1. I already have a partition NTFS with some data in it.and then i installed ubuntu with the help of this tutorial.every thing seems fine and installation completes successfully.But when I try to boot from the external disk it just stays in a black screen, no text or anything.i couldn’t figure out the problem.NOTE:i don’t have an internal i want to instal ubuntu on my external drive and boot my system from it.

  12. Your tip also works well for Linux Mint v. 13.0 (Maya) MATE Edition too.

    This is how to partition the hard drive for Linux Mint:-

    1st partition – 8 Mb
    Reserved BIOS boot area
    Format: No

    2nd partition – 128 Mb
    Ext4 file system
    Format: Yes

    3rd partition – (whatever you like)
    Ext4 file system
    Format: Yes

    4th partition – 16,384 Mb (or 8 Gb/4 Gb/whatever)
    Swap area
    Format: No

    5th partition – 8,192 Mb
    free space (to be used for NTFS)


  13. Hello,

    thanks for the tutorial!

    I succesfully installed Ubuntu to my hard drive, but for some reason I get the following error when trying to boot:

    “No bootable device — Insert boot disk and press any key”

    However I didn’t get any bootloader installation errors on anything during the installation. This is my first time installing Ubuntu, could you help me out with this?


    Jaakko Karhu

      1. Can you get into your PC’s bios area and make it boot from the hard drive you installed Ubuntu on?

        Did you set up a reserved bios boot partition when you partitioned the hard disk?

        Maybe my tip re partitioning the hard disk for Linux Mint will fix your Ubuntu boot problem?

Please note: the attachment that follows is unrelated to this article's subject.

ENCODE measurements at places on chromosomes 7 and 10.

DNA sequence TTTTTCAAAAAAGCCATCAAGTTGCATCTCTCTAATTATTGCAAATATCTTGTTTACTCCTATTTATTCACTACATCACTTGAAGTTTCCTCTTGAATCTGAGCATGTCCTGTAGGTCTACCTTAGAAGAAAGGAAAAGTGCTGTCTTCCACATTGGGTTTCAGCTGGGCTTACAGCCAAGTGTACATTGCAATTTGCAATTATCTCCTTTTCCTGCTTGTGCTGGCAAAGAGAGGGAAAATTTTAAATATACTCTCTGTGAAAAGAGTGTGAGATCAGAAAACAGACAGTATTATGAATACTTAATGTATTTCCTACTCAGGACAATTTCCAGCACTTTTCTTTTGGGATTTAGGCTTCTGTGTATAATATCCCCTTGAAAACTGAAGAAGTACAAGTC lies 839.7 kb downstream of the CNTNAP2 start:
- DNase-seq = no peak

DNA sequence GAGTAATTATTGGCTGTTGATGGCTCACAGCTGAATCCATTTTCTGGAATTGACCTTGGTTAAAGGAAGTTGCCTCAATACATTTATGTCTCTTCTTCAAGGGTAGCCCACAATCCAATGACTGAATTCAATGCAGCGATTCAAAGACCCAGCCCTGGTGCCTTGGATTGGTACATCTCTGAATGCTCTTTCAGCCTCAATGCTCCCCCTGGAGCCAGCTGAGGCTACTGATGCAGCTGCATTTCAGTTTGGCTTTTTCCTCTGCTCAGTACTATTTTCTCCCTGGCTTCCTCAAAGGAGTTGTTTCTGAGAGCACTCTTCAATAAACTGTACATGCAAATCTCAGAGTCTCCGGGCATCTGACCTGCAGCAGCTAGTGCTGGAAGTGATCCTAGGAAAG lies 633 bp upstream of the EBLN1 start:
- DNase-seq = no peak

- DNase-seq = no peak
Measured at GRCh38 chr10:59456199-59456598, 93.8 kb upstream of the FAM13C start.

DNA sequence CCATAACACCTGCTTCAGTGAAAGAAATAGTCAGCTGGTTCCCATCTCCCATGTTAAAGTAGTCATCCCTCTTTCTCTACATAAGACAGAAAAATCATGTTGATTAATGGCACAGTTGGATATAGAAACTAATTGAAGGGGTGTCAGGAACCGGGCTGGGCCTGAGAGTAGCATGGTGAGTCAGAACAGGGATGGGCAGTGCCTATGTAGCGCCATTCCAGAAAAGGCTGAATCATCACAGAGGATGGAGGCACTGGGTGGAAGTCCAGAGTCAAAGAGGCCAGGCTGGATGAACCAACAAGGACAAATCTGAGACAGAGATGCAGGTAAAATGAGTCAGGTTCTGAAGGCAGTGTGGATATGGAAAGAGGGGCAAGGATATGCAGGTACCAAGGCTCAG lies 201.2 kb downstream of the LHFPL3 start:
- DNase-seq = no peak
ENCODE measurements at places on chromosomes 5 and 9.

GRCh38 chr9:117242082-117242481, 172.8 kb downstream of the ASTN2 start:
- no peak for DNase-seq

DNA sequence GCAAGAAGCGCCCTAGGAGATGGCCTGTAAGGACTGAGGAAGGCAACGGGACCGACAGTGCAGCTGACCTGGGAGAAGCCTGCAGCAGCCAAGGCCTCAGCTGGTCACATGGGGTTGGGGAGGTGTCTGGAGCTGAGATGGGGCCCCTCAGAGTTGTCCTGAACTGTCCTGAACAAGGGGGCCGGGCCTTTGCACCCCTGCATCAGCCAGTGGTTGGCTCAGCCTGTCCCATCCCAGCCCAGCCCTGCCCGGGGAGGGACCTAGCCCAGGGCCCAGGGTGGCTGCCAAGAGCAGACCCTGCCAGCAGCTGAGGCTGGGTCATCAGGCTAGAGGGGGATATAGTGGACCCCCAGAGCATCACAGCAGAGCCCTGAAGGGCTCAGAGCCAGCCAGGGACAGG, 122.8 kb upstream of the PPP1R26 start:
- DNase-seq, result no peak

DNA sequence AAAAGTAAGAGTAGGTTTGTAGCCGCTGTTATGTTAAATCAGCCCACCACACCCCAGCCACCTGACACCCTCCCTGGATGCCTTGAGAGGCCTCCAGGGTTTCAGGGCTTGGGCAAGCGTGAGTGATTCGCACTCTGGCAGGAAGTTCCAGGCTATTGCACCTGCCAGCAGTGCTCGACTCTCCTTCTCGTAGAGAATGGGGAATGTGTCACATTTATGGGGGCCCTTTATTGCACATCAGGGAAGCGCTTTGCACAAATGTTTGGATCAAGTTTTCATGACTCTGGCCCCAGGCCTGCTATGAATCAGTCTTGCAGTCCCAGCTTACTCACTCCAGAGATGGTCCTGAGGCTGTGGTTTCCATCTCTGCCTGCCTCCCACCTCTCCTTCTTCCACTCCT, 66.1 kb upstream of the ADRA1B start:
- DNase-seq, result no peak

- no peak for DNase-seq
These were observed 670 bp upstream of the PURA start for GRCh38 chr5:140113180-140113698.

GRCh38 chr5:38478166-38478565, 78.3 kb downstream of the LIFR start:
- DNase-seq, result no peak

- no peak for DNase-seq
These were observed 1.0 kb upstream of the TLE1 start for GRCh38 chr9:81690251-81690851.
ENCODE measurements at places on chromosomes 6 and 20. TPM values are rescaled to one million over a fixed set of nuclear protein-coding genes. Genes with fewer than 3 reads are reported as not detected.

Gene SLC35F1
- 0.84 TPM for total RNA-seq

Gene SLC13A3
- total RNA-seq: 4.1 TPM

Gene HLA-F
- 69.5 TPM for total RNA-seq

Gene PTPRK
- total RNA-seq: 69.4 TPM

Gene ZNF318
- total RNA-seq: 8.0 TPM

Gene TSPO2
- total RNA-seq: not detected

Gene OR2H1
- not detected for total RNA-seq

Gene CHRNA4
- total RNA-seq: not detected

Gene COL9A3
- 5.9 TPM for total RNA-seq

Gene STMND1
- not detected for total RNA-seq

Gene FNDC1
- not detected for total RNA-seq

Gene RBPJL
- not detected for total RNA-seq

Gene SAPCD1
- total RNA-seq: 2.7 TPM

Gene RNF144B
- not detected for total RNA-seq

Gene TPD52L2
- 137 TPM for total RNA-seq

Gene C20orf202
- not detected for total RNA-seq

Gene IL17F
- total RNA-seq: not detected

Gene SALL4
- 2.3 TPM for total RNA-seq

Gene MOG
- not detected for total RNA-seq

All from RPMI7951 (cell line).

14. This is very good!

    Your tip, which has proved to be so very useful that I have bookmarked your page, has helped me to fix the pesky GRUB bootloader problem that I had been having when I was trying to install Debian Linux v. 6.0.4 (Squeeze) to my WD My Passport Essential USB portable hard drive but I somehow got Debian to boot up with the aid of EasyBCD Boot Manager for Windows.

    That was before I got fed up with Debian, because although it recognised the Ethernet network interface card in my new Mac Mini, it did not set up the network connection properly and it also did not recognise the wireless NIC and the Bluetooth module, so I decided to
    wipe the portable hard drive clean and replace the crappy Debian installation with Ubuntu 12.04 (LTS).

    This time, Ubuntu worked much better than Debian, recognising the Bluetooth module and the Ethernet NIC and setting up the network connection properly and correctly
    which is a great big relief, but I was still plagued with the pesky GRUB bootloader installation problem, and I tried various methods to get Ubuntu to boot up with the aid of EasyBCD.

    Until I came across your tip. So I decided to start afresh again, wiping everything on the hard drive off and reinstall Ubuntu again, applying your tip this time.

    Hey, presto!

    The reinstallation went off flawlessly, without the installer blurbing “GRUB bootloader installation error”.

    It just never occurred to me to set some space aside for the NTFS partition.

    But what I don’t understand, is how does setting some space aside for the NTFS partition eliminates the GRUB bootloader installation problem.

    This is how I have the WD My Passport Essential 500 Gb USB portable hard drive configured as:-

    500 Mb /boot (bootable partition)
    474,998 Mb / (main Ubuntu partition)
    16,384 Mb swap (swap area)
    8,192 Mb free space (for the NTFS partition)

    I am looking forward to doing a bit of exploring in Ubuntu. Have never used a Linux OS before. Have already set up Mac OS X and Windows 7 on the internal hard disk in the Mac.

    Once again, thanks a billion for your very valuable and useful tip!!! :)))